I admire Rob Bluey's determination and initiative. He's a conservative blogger at the conservative Heritage Foundation, and he seems to be intent on revolutionizing or at least reinvigorating journalism at a time when so many of of legacy media have become more preoccupied with the bottom line than the public good.
Yesterday, Bluey popped up with another in a series of posts on of discipline he calls "thinktank journalism."
Bluey's case for think tanks getting into the journalism business seems to be that that they cover "stories that are often ignored by other media outlets." And according to Bluey, that means think thanks are "re-shaping" journalism.
If only it were that easy. Bluey's plug for "thinktank journalism" seems geared more toward crafting a new pitch to entice Heritage's donors than developing the kind of intellectual rigor that Heritage is known for.
My issue with Bluey and those he praises in his posts is twofold.
1) What they are producing is investigative, but it certainly isn't journalism. That's not to say it isn't factual -- it just isn't put to the same kind of contextual stress-testing as real journalism.
2) More importantly, many of the conservative-leaning "watchdog" sites commit the sin that journalists hold in greatest contempt -- hypocrisy. They demand transparency of politicians, government and people who receive government benefits, yet they hide the sources of their funding.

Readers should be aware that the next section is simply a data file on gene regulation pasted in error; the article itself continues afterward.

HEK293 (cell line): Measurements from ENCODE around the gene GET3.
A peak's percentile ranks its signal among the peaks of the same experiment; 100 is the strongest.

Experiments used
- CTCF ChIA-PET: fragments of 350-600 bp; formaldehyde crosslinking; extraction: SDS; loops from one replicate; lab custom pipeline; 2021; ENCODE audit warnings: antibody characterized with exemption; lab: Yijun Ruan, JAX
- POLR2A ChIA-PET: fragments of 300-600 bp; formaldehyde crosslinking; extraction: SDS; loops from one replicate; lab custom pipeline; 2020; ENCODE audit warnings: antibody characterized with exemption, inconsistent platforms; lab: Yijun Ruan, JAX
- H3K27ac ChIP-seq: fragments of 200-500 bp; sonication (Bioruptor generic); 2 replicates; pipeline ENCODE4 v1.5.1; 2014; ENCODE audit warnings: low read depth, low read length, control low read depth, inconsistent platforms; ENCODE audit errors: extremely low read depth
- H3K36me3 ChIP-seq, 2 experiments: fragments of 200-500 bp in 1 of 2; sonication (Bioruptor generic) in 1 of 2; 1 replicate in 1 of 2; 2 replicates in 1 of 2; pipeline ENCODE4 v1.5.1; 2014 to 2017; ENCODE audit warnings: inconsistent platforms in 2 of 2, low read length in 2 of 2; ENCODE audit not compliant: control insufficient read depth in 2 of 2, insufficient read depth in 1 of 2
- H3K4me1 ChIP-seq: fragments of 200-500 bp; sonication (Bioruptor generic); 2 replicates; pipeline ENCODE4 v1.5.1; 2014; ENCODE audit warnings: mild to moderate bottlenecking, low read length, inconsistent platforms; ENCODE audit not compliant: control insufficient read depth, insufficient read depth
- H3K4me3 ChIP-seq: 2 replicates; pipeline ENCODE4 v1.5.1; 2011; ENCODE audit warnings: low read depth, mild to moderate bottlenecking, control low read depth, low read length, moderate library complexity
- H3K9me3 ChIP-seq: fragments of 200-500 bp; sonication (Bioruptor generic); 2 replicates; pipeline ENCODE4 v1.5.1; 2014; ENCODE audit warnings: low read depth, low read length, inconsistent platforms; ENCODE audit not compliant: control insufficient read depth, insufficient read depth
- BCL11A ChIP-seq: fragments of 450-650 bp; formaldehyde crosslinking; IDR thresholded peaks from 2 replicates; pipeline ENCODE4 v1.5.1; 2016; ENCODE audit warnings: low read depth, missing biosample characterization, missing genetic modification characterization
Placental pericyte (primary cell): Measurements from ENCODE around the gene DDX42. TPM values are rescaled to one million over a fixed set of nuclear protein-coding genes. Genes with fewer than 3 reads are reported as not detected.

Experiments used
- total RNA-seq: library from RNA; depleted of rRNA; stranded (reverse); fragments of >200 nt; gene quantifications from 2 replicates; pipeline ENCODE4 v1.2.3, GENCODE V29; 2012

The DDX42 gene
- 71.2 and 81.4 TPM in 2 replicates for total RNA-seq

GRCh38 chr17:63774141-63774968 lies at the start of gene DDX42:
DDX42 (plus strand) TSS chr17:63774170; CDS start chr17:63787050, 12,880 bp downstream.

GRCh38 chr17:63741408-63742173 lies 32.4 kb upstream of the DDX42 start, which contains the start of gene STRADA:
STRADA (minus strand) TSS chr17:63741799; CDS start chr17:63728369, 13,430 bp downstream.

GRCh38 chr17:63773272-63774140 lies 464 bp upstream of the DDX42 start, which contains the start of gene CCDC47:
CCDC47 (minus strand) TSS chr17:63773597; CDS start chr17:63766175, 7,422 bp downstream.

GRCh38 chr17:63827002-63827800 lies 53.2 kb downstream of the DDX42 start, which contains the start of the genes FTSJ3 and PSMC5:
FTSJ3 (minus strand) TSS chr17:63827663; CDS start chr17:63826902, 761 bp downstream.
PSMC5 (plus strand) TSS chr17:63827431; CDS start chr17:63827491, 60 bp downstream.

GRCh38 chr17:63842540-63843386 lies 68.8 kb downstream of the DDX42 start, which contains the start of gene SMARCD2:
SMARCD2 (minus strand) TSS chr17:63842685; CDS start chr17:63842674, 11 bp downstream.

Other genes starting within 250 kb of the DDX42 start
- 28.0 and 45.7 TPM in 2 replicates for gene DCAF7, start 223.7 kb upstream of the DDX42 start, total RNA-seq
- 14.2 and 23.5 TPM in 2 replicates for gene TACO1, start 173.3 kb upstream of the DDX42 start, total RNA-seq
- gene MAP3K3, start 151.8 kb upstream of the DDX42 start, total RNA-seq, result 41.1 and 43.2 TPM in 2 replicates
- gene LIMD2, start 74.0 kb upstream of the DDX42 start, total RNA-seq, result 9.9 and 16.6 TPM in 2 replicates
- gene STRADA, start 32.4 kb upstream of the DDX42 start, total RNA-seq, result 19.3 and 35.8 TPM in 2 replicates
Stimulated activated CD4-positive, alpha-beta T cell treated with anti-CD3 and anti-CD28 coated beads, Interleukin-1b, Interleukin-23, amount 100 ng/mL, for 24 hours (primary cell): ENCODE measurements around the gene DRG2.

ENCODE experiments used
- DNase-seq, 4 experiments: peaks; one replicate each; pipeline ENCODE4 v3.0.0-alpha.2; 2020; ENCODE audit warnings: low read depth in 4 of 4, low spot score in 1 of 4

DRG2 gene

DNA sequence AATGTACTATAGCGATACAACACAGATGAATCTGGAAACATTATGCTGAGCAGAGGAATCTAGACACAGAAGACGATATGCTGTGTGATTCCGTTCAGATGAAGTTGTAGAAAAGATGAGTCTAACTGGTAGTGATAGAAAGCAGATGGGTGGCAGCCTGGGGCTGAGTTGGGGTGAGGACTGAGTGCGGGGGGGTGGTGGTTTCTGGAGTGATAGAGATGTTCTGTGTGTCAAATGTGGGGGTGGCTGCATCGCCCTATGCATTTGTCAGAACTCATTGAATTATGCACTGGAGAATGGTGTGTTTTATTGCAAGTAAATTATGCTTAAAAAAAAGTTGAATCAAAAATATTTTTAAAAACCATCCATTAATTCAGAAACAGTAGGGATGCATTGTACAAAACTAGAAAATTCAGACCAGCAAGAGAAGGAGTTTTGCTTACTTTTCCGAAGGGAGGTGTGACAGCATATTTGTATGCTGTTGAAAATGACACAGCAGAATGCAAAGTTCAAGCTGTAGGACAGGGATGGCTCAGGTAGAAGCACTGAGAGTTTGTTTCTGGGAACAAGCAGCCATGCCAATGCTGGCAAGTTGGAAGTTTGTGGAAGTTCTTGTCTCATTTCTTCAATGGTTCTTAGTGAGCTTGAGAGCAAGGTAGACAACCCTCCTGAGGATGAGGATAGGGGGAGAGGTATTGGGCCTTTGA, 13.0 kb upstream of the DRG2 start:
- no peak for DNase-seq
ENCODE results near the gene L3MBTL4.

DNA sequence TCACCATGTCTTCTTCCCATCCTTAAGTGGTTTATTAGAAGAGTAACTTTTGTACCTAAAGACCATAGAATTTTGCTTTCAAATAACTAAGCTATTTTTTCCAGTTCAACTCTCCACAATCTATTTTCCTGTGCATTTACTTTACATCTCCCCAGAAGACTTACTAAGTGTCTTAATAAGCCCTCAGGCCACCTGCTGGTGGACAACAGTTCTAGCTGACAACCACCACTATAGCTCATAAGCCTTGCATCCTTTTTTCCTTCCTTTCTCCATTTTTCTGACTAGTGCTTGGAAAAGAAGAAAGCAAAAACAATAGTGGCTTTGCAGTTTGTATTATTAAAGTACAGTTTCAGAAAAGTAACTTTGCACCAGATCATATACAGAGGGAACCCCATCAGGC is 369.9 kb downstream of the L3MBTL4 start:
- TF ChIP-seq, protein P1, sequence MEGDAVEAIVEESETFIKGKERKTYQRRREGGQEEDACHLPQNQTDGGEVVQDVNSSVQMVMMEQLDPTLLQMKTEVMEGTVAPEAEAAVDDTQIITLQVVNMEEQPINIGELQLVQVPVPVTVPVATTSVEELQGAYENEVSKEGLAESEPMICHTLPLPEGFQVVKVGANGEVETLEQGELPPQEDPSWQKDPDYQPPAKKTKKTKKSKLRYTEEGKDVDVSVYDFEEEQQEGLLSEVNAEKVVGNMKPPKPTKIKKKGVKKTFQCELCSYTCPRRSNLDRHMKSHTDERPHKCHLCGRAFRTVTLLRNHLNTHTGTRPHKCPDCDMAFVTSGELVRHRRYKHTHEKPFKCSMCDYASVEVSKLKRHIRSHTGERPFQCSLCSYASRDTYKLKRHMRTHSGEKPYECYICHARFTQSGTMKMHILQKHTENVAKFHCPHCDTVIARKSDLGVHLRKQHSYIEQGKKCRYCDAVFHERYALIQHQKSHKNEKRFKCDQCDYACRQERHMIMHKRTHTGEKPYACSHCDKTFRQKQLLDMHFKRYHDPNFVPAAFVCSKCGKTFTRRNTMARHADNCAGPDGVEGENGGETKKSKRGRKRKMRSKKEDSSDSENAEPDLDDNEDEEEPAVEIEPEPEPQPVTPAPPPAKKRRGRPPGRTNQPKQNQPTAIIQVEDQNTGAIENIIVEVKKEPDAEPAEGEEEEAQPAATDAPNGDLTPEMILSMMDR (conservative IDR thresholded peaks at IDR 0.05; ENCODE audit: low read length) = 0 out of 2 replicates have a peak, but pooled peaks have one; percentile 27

Worse yet, they encourage readers to donate anonymously, encourage them to take charitable tax deductions and then pretend they they don't receive government support for their work. Those deductions are often referred to as "tax expenditures," and conservatives have been villfying them for years.
Bluey and Heritage, to their credit, are open about their point of view. Heritage's mission "is to formulate and promote conservative public policies based on the principles of free enterprise, limited government, individual freedom, traditional American values, and a strong national defense." Bluey's very job was conceived as a part of that mission, and that may be important work. But it's certainly not the mission of journalism.
To be clear, I'm not arguing here that Heritage -- or any other think tank of any persuasion, for that matter -- should not be digging around government programs and politicians. They can be great, vital sources of information -- and fodder for real journalism. In my days as a Capitol Hill reporter for a daily newspaper, I spent a lot of time in the auditorium at Heritage because I got great material from great thinkers.
But neither Bluey nor Heritage nor and other "think tank journalist" should pretend that what they're posting is real journalism. It's not, and it never will be.